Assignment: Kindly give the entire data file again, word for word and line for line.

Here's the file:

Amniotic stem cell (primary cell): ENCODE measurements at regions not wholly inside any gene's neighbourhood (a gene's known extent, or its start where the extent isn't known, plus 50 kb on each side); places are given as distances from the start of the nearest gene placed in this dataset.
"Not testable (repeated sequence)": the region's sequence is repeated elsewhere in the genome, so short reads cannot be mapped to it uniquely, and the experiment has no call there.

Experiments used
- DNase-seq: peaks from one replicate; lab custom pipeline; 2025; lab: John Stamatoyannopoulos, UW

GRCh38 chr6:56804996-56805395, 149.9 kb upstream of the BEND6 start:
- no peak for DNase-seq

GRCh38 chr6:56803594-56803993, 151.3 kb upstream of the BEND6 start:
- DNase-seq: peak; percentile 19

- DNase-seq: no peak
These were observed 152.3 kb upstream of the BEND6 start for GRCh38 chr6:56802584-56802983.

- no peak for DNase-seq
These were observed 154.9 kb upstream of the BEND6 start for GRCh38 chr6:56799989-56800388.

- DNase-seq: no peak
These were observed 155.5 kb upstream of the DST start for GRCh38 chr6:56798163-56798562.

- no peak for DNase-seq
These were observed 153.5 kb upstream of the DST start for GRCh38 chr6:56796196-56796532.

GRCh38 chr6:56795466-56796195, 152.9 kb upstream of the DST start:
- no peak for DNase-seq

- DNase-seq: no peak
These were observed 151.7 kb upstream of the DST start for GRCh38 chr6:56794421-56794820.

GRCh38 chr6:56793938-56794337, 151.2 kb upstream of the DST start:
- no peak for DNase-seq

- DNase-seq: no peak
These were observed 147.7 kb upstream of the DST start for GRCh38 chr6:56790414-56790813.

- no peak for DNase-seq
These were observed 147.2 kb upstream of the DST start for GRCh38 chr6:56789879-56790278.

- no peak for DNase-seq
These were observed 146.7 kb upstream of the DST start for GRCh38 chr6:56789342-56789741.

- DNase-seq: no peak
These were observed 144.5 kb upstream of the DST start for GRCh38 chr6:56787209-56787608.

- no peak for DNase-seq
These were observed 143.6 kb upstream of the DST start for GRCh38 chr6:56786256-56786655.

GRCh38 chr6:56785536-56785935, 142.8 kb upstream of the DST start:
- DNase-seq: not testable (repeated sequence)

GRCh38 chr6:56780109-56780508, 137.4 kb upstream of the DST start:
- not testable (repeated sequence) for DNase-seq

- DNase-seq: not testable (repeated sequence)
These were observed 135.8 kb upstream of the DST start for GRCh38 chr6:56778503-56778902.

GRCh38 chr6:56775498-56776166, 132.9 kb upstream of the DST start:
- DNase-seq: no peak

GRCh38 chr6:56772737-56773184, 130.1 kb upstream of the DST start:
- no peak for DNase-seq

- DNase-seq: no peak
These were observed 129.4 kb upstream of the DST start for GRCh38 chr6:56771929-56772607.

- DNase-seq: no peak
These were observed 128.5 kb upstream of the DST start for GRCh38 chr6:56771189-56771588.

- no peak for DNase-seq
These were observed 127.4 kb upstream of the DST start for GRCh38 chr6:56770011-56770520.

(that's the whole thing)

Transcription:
Amniotic stem cell (primary cell): ENCODE measurements at regions not wholly inside any gene's neighbourhood (a gene's known extent, or its start where the extent isn't known, plus 50 kb on each side); places are given as distances from the start of the nearest gene placed in this dataset.
"Not testable (repeated sequence)": the region's sequence is repeated elsewhere in the genome, so short reads cannot be mapped to it uniquely, and the experiment has no call there.

Experiments used
- DNase-seq: peaks from one replicate; lab custom pipeline; 2025; lab: John Stamatoyannopoulos, UW

GRCh38 chr6:56804996-56805395, 149.9 kb upstream of the BEND6 start:
- no peak for DNase-seq

GRCh38 chr6:56803594-56803993, 151.3 kb upstream of the BEND6 start:
- DNase-seq: peak; percentile 19

- DNase-seq: no peak
These were observed 152.3 kb upstream of the BEND6 start for GRCh38 chr6:56802584-56802983.

- no peak for DNase-seq
These were observed 154.9 kb upstream of the BEND6 start for GRCh38 chr6:56799989-56800388.

- DNase-seq: no peak
These were observed 155.5 kb upstream of the DST start for GRCh38 chr6:56798163-56798562.

- no peak for DNase-seq
These were observed 153.5 kb upstream of the DST start for GRCh38 chr6:56796196-56796532.

GRCh38 chr6:56795466-56796195, 152.9 kb upstream of the DST start:
- no peak for DNase-seq

- DNase-seq: no peak
These were observed 151.7 kb upstream of the DST start for GRCh38 chr6:56794421-56794820.

GRCh38 chr6:56793938-56794337, 151.2 kb upstream of the DST start:
- no peak for DNase-seq

- DNase-seq: no peak
These were observed 147.7 kb upstream of the DST start for GRCh38 chr6:56790414-56790813.

- no peak for DNase-seq
These were observed 147.2 kb upstream of the DST start for GRCh38 chr6:56789879-56790278.

- no peak for DNase-seq
These were observed 146.7 kb upstream of the DST start for GRCh38 chr6:56789342-56789741.

- DNase-seq: no peak
These were observed 144.5 kb upstream of the DST start for GRCh38 chr6:56787209-56787608.

- no peak for DNase-seq
These were observed 143.6 kb upstream of the DST start for GRCh38 chr6:56786256-56786655.

GRCh38 chr6:56785536-56785935, 142.8 kb upstream of the DST start:
- DNase-seq: not testable (repeated sequence)

GRCh38 chr6:56780109-56780508, 137.4 kb upstream of the DST start:
- not testable (repeated sequence) for DNase-seq

- DNase-seq: not testable (repeated sequence)
These were observed 135.8 kb upstream of the DST start for GRCh38 chr6:56778503-56778902.

GRCh38 chr6:56775498-56776166, 132.9 kb upstream of the DST start:
- DNase-seq: no peak

GRCh38 chr6:56772737-56773184, 130.1 kb upstream of the DST start:
- no peak for DNase-seq

- DNase-seq: no peak
These were observed 129.4 kb upstream of the DST start for GRCh38 chr6:56771929-56772607.

- DNase-seq: no peak
These were observed 128.5 kb upstream of the DST start for GRCh38 chr6:56771189-56771588.

- no peak for DNase-seq
These were observed 127.4 kb upstream of the DST start for GRCh38 chr6:56770011-56770520.